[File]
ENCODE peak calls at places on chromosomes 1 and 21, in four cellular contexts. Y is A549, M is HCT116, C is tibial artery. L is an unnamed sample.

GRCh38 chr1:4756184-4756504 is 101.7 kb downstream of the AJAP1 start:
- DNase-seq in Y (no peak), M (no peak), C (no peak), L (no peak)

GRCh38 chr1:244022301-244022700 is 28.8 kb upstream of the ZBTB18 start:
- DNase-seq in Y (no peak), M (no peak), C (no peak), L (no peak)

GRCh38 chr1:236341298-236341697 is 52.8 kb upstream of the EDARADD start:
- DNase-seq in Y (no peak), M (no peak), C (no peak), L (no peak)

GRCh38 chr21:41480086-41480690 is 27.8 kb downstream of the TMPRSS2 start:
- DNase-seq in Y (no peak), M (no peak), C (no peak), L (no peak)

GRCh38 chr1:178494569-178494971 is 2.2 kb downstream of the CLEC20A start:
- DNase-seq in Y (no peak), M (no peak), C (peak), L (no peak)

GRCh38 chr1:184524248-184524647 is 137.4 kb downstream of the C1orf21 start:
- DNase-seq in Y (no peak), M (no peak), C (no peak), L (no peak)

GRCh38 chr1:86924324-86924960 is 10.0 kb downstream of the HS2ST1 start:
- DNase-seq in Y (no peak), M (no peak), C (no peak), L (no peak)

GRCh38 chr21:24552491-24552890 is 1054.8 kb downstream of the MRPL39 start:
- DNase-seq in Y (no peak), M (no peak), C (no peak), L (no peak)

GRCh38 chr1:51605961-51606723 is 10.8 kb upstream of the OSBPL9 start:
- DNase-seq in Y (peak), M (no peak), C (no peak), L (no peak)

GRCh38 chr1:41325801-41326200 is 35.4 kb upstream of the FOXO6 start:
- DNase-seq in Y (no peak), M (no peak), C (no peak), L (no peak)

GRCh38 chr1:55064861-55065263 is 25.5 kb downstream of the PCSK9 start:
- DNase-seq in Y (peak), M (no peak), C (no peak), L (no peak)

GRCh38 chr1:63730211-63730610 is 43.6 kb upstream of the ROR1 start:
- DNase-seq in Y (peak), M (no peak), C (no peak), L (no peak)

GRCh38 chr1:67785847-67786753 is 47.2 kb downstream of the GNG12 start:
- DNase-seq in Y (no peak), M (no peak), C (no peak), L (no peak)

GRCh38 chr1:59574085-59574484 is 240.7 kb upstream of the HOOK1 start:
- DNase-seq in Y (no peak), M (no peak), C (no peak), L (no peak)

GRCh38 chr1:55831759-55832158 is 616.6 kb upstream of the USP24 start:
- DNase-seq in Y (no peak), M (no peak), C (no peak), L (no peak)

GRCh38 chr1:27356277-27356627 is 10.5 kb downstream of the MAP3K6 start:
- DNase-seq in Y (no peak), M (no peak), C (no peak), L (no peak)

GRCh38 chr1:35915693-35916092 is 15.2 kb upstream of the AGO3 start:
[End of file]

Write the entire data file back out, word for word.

ENCODE peak calls at places on chromosomes 1 and 21, in four cellular contexts. Y is A549, M is HCT116, C is tibial artery. L is an unnamed sample.

GRCh38 chr1:4756184-4756504 is 101.7 kb downstream of the AJAP1 start:
- DNase-seq in Y (no peak), M (no peak), C (no peak), L (no peak)

GRCh38 chr1:244022301-244022700 is 28.8 kb upstream of the ZBTB18 start:
- DNase-seq in Y (no peak), M (no peak), C (no peak), L (no peak)

GRCh38 chr1:236341298-236341697 is 52.8 kb upstream of the EDARADD start:
- DNase-seq in Y (no peak), M (no peak), C (no peak), L (no peak)

GRCh38 chr21:41480086-41480690 is 27.8 kb downstream of the TMPRSS2 start:
- DNase-seq in Y (no peak), M (no peak), C (no peak), L (no peak)

GRCh38 chr1:178494569-178494971 is 2.2 kb downstream of the CLEC20A start:
- DNase-seq in Y (no peak), M (no peak), C (peak), L (no peak)

GRCh38 chr1:184524248-184524647 is 137.4 kb downstream of the C1orf21 start:
- DNase-seq in Y (no peak), M (no peak), C (no peak), L (no peak)

GRCh38 chr1:86924324-86924960 is 10.0 kb downstream of the HS2ST1 start:
- DNase-seq in Y (no peak), M (no peak), C (no peak), L (no peak)

GRCh38 chr21:24552491-24552890 is 1054.8 kb downstream of the MRPL39 start:
- DNase-seq in Y (no peak), M (no peak), C (no peak), L (no peak)

GRCh38 chr1:51605961-51606723 is 10.8 kb upstream of the OSBPL9 start:
- DNase-seq in Y (peak), M (no peak), C (no peak), L (no peak)

GRCh38 chr1:41325801-41326200 is 35.4 kb upstream of the FOXO6 start:
- DNase-seq in Y (no peak), M (no peak), C (no peak), L (no peak)

GRCh38 chr1:55064861-55065263 is 25.5 kb downstream of the PCSK9 start:
- DNase-seq in Y (peak), M (no peak), C (no peak), L (no peak)

GRCh38 chr1:63730211-63730610 is 43.6 kb upstream of the ROR1 start:
- DNase-seq in Y (peak), M (no peak), C (no peak), L (no peak)

GRCh38 chr1:67785847-67786753 is 47.2 kb downstream of the GNG12 start:
- DNase-seq in Y (no peak), M (no peak), C (no peak), L (no peak)

GRCh38 chr1:59574085-59574484 is 240.7 kb upstream of the HOOK1 start:
- DNase-seq in Y (no peak), M (no peak), C (no peak), L (no peak)

GRCh38 chr1:55831759-55832158 is 616.6 kb upstream of the USP24 start:
- DNase-seq in Y (no peak), M (no peak), C (no peak), L (no peak)

GRCh38 chr1:27356277-27356627 is 10.5 kb downstream of the MAP3K6 start:
- DNase-seq in Y (no peak), M (no peak), C (no peak), L (no peak)

GRCh38 chr1:35915693-35916092 is 15.2 kb upstream of the AGO3 start: